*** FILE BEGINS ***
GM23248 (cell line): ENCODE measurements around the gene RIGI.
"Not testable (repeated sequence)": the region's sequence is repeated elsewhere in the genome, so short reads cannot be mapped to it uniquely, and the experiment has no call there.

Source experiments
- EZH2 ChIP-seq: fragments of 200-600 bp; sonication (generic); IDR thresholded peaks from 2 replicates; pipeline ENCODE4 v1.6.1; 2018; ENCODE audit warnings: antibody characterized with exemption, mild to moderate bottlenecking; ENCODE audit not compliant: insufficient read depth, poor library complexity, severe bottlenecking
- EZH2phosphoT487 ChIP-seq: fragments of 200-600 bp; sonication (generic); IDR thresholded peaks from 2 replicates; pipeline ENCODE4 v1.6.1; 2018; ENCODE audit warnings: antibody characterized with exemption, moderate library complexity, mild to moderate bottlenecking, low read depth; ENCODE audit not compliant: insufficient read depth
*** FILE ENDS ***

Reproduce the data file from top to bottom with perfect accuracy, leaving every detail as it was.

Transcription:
GM23248 (cell line): ENCODE measurements around the gene RIGI.
"Not testable (repeated sequence)": the region's sequence is repeated elsewhere in the genome, so short reads cannot be mapped to it uniquely, and the experiment has no call there.

Source experiments
- EZH2 ChIP-seq: fragments of 200-600 bp; sonication (generic); IDR thresholded peaks from 2 replicates; pipeline ENCODE4 v1.6.1; 2018; ENCODE audit warnings: antibody characterized with exemption, mild to moderate bottlenecking; ENCODE audit not compliant: insufficient read depth, poor library complexity, severe bottlenecking
- EZH2phosphoT487 ChIP-seq: fragments of 200-600 bp; sonication (generic); IDR thresholded peaks from 2 replicates; pipeline ENCODE4 v1.6.1; 2018; ENCODE audit warnings: antibody characterized with exemption, moderate library complexity, mild to moderate bottlenecking, low read depth; ENCODE audit not compliant: insufficient read depth